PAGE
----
The words “investor” and “fear” seem joined at the hip. One client expresses unconcern with the market reaching new highs while another sits on the sidelines unable to pull the “buy” trigger. The first client is fearful of a pullback, correction, or bear market while the other is afraid she’s missed an upside opportunity that may not show up again for some time.
When money is involved, clients feel and manifest any number of fear factors. The challenge for the adviser is recognizing and naming these triggers while staying in the guiding, supportive, advisory role. Fear factors, however, are often far deeper and more menacing than a 10% market correction or a spike in interest rates affecting bond prices. The emotion you may hear on a call or sense in a face-to-face visit sounds and looks like market fear when in reality it may be an expression of deeper concerns.
Over a multi-year relationship, a client will manifest any number of fears about health, job, spouse, child, social status, you name it. The prospect of death personally or with a loved affects a client’s ability to make wise decisions. Likewise, chronic health issues or employment dis-ease can give rise to fear focused with you being the target.
How do you discover these pressure points and navigate through them? Are their words or is their language clients may use to tip you off? When you read uncharacteristic emotion or body language, what is the message? And if you hear those words or see that behavior, how do you respond?
Discovering someone’s fear factors often starts with the question we learned in training. “Can you tell me what keeps you up at night?” You might ease into that question by first stating something like, “With the markets hitting new highs almost daily, we are seeing a greater possibility of a correction. You may actually hear someone say the market ‘climbs a wall of worry’. Can you tell me how you feel about that?” What follows may be a direct response to your question or they could say, “Actually, that doesn’t bother me too much, but I will tell you what does keep me up at night.” Then listen very carefully.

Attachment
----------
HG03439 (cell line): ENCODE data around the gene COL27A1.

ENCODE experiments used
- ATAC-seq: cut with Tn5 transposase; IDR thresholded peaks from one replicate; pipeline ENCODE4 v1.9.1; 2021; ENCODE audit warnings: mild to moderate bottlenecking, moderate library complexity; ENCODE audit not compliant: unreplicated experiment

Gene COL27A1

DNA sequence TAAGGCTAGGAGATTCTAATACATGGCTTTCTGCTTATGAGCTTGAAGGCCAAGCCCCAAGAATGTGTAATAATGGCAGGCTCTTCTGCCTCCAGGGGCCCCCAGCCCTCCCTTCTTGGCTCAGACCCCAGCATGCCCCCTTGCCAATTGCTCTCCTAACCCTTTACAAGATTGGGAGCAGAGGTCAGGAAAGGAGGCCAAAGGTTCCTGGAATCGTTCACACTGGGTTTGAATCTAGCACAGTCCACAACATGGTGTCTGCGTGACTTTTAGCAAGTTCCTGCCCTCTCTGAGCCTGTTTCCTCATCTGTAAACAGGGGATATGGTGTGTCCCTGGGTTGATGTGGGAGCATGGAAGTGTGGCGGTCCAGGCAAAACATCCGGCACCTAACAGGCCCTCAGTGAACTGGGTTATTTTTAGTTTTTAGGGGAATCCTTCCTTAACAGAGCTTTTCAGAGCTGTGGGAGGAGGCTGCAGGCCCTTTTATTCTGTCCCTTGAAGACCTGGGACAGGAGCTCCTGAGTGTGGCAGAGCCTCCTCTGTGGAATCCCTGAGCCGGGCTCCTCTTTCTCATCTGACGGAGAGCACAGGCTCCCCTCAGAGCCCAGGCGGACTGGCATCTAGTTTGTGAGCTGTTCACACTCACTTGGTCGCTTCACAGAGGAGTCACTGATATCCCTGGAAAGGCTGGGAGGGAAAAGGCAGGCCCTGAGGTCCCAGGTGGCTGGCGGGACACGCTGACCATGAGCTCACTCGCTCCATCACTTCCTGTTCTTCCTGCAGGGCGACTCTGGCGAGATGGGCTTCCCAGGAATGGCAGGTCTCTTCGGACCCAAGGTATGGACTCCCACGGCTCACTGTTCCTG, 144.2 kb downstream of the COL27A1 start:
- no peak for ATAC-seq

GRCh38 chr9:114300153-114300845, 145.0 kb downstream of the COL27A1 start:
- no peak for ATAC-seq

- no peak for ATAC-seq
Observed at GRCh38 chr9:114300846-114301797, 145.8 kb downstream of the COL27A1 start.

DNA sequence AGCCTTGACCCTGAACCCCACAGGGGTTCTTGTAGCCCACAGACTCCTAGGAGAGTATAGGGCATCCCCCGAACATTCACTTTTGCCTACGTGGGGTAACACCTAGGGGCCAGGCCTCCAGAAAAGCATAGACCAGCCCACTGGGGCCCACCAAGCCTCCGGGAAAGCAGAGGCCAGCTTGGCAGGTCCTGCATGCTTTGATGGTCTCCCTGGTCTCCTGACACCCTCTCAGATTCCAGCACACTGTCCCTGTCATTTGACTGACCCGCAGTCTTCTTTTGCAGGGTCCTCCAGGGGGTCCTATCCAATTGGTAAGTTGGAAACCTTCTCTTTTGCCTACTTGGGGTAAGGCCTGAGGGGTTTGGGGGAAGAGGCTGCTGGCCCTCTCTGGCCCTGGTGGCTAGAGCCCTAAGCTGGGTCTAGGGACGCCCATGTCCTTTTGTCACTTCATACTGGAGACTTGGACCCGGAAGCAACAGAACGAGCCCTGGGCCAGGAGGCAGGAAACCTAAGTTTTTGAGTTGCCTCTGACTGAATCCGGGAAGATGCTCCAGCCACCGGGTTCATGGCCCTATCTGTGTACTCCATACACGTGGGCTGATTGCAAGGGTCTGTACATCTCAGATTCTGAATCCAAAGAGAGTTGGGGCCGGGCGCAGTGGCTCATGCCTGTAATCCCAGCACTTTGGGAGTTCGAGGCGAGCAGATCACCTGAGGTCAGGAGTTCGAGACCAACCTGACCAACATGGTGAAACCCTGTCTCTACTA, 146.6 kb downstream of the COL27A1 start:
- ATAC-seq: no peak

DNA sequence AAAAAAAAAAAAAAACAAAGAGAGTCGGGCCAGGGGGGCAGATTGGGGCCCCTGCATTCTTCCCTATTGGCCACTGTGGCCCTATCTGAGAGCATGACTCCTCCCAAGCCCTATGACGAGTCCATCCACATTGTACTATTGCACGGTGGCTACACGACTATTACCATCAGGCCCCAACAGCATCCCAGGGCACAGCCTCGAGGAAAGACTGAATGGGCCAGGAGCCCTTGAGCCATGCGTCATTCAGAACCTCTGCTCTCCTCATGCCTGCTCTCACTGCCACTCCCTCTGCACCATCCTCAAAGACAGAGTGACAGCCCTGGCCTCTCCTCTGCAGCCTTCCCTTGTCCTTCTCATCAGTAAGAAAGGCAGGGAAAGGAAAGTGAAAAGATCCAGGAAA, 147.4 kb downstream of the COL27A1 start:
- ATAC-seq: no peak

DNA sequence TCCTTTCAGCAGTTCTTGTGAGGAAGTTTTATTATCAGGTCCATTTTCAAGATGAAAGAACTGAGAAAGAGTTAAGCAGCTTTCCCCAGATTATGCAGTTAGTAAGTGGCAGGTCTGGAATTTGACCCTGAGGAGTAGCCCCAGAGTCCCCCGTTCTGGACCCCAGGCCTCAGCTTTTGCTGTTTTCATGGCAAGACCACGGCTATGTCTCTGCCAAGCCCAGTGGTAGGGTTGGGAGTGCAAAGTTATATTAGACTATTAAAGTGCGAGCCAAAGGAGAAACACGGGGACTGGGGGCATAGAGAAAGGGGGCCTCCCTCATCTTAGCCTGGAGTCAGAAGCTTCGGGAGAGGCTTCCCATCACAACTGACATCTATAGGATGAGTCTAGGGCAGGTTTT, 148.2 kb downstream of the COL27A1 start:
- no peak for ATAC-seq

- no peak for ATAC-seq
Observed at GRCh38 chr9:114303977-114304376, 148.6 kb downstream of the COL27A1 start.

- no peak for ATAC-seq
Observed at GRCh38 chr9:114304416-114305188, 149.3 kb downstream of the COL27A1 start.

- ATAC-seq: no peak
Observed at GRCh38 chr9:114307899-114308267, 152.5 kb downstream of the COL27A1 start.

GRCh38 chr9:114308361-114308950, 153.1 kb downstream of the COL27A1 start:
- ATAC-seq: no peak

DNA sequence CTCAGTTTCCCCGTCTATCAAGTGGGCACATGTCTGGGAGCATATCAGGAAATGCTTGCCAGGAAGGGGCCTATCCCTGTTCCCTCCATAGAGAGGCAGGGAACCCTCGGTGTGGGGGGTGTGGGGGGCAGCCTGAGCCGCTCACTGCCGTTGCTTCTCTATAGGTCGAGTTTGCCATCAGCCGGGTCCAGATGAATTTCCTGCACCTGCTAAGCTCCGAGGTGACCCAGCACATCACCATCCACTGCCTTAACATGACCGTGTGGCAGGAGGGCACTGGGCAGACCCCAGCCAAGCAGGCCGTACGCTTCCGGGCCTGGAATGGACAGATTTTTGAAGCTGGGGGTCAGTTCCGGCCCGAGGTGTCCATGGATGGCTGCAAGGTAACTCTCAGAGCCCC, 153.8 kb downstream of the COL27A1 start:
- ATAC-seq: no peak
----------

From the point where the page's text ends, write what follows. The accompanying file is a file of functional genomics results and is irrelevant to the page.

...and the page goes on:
Another way to start the fear factor conversation is finding an opportunity to ask the client to name a time in the last 6 months when they felt uneasy about their future. This approach could harken back to 2008-2009. “Do you remember how you felt when the markets and our economy plummeted during the great recession of 2008-2009?” Again, listen and give your clients space to talk.
When they do, what are words that demand a hearing? A passel of words often has as its meaning a “loss of control”. Successful people normally have a control gear in their makeup they have used – hopefully in appropriate ways – to better their lives and the lives of those they lead. When a life-long decision-maker feels the loss of control, fear moves in.
Take note as well how they use the words “uncertainty,” “options,” “family,” “children” or “grandchildren.” The tone of voice used or the level of energy in their faces, most notably the eyes, may communicate deep fears about how they perceive the future and why they believe it may not be as promising as once hoped.
Let me hasten to say that for some clients, success may trigger fear factors as well as uncertainty. When human beings reach lofty heights of professional or financial success, they often fear the future, asking themselves, “Now what?” Think not that fear factors only come into play in times of stress or loss, helplessness or deficit. Some of the most fearful people I have known have been the most successful.
So what do you say? How do you respond? As you have listened and asked a few follow-up questions or shared information about your perspective on their concerns, you may need to say they have good reason to be concerned. But don’t stop there. You role is to help them not get bogged down and immobilized by fear. How do you pull that off?
First, acknowledge whatever fears they may have. All of us deeply want others to acknowledge how we feel. Acknowledgment gives the soul a pat on the back, the heart a gentle touch, and the will permission to express feelings. What may be the biggest relational mistake advisors make is this failure to convey, “I have heard and value every word and feeling you are sharing.” Resist the temptation to jump to a response or a quick “fix-it” one-liner.
Most of all, offer them not so much an antidote for their fear as a roadmap out of it. Know your story so well you can naturally relate a time in your life when you faced such fear factors. What steps did you take to address them? Few insights communicate like sharing our own journey.
Second, you might consider reframing the fears they mention in order to help them see where they are in another way. If loss of control is an issue, ask them to share with you the things in life over which have control. In the same way, speaking to attitudes, relationships, a hobby, or their faith may be a way to refocus the present as prelude to stepping into the future and a better place.
Listening for and knowing your clients fears and your commitment to helping them navigate through such challenges is not a “one and done” exercise. Did I say “fear?” Do not be afraid to listen for words and sense feelings that have uncertainty, confusion, dread, and hesitation written on them. Attune to such a message from another will be key to unlocking what could be a defining conversation in a client relationship.